Is there anything, anything at all that women cannot do as well as or even better than men? That’s a very dangerous question to answer, but one fearless old bloke with a white beard has answered it in public and is, so far, refusing to back down. Women can’t be Father Christmas, says Neville Baker, who runs a New Zealand company that recruits, trains and places professional Santa Clauses.

And they won’t include women, not on his watch, although the consequences of his stand may mean that his days of deciding who wears the red regalia are numbered.

You could have heard a pin drop in Auckland — where Baker himself has starred as Santa in the annual Farmers Parade for the past four years – when people opened their Sunday Herald and read his startling declaration.

In the run-up to the parade, the paper had asked him what it was like doing his job in the #MeToo era. He talked (on video) about the importance of sticking to rules about touching – not only children but grown women who, after a drink or two at a girls’ get-together, sometimes want to sit on Santa’s knee. His recruits are trained to place their white-gloved hands carefully; they don’t want any #MeToo-style accusations when the bubbly effect has worn off.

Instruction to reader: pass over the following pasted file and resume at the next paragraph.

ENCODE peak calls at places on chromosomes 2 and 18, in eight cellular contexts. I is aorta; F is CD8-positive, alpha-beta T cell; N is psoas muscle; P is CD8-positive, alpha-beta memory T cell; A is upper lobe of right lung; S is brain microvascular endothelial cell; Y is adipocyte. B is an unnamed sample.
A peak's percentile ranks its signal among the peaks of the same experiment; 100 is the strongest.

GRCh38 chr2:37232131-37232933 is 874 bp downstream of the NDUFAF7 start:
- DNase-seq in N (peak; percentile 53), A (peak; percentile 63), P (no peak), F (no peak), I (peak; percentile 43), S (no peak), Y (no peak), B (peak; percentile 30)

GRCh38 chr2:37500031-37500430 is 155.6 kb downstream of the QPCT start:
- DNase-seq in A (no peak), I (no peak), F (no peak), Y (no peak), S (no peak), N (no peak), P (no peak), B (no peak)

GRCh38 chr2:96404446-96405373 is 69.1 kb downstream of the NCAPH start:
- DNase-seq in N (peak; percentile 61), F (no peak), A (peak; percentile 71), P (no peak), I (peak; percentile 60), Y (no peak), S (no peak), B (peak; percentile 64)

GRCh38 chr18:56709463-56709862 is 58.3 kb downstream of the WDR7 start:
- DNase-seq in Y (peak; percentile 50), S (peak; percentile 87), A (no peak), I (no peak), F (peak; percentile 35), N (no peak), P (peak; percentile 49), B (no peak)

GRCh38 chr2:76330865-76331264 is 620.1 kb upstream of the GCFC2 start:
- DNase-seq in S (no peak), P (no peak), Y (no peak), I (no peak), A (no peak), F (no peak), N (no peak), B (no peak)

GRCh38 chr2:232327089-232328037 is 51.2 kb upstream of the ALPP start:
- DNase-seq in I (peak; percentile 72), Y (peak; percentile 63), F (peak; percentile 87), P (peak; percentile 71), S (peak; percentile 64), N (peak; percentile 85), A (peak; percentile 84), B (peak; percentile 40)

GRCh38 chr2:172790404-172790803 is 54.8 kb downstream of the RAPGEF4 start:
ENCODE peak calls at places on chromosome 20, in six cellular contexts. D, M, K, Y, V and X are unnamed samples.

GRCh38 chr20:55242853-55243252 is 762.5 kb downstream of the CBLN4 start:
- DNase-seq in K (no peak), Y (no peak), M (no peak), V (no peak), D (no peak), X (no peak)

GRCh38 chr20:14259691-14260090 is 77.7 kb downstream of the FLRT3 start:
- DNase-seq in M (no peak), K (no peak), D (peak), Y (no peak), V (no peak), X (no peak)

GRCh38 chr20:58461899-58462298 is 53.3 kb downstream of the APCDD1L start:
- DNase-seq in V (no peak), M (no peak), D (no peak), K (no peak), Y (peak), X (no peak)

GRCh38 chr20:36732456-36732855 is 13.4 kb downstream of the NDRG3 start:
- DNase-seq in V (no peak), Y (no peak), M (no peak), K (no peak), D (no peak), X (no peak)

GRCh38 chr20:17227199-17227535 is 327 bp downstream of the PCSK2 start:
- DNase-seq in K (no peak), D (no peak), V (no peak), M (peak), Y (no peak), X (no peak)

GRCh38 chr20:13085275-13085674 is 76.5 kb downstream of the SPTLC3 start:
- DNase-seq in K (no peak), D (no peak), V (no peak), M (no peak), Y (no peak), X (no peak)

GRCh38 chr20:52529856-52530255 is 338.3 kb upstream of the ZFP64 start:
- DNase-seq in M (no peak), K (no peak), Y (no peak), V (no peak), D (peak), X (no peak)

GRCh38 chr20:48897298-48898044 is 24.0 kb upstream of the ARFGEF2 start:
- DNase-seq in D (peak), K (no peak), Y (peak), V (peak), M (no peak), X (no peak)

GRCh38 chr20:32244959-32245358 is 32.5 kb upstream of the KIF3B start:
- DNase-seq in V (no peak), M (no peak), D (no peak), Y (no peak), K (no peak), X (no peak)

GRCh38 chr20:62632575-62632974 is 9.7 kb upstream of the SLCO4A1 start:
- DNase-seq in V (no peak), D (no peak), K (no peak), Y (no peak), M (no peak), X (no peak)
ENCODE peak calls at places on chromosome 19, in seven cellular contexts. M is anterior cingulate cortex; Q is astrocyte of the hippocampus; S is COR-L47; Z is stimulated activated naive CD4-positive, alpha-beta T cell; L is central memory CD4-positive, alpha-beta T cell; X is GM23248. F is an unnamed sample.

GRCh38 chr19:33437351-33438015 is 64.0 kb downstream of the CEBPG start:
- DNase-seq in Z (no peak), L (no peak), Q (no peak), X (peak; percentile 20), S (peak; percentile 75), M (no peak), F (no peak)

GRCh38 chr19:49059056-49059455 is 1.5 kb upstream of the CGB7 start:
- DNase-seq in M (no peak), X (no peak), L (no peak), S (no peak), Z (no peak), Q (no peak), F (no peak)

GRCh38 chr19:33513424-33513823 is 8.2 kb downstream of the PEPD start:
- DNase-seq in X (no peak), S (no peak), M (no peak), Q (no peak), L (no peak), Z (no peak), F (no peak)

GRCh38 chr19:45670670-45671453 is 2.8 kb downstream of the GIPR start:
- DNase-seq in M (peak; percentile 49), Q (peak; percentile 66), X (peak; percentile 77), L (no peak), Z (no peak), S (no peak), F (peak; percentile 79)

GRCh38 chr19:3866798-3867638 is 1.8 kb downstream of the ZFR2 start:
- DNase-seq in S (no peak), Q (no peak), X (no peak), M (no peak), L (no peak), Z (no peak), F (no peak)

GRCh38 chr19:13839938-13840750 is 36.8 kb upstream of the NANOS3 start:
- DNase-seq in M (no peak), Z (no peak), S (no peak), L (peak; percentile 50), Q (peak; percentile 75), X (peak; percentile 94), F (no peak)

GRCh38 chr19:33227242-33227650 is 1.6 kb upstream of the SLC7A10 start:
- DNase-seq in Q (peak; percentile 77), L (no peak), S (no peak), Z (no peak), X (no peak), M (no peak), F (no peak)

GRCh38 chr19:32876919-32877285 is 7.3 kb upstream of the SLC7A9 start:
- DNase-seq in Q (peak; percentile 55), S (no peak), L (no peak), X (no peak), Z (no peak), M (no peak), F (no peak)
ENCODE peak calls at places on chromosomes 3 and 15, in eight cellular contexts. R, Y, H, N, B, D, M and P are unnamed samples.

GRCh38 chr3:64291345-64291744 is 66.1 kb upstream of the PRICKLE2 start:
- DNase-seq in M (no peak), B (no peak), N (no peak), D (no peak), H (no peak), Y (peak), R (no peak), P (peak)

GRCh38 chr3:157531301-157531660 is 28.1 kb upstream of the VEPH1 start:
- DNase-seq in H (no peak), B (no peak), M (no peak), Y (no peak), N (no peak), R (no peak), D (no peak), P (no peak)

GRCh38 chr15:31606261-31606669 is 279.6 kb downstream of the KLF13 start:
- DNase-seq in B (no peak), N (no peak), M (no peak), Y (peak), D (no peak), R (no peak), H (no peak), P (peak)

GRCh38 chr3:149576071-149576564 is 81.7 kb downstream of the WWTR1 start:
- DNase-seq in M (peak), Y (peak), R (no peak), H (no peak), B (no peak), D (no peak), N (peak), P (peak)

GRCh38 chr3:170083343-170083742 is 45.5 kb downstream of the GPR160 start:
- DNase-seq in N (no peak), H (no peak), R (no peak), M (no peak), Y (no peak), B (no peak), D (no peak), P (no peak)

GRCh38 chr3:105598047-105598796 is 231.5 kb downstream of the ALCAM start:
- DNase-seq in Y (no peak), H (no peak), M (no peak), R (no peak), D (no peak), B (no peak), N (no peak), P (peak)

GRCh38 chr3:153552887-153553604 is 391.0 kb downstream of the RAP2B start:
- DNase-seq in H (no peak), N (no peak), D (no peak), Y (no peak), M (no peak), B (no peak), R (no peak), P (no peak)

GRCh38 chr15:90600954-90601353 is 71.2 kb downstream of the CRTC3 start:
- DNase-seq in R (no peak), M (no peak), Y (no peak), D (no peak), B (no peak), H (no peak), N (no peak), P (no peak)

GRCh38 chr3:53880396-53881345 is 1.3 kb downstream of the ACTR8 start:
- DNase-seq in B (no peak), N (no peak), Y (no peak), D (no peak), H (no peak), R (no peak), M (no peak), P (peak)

A female Santa would most likely avert that snare (though there’s the trans factor to think about) but there are no women in Baker’s portfolio – zilch, albeit not for want of applicants. “They apply, and you say, ‘have you misread the ad?’,” he said. “Putting politically correct things to one side, there’s a certain character people expect to find when they come to meet Santa.”

Adding fuel to a potential conflagration he pointed out that there was already a role for women: Santa’s Little Helpers, who wear a “little skirt and top … but I wouldn’t put a guy in a skirt and top – right?”

Somewhere along the way he amplified: kids today were a critical market, many questioning whether his Santas were the real deal. “That’s something we already have to contend with, let alone kids saying ‘Santa’s got boobs, mum.’ I couldn’t place [a female Santa] with one of my clients, they would think I’m stark raving mad.”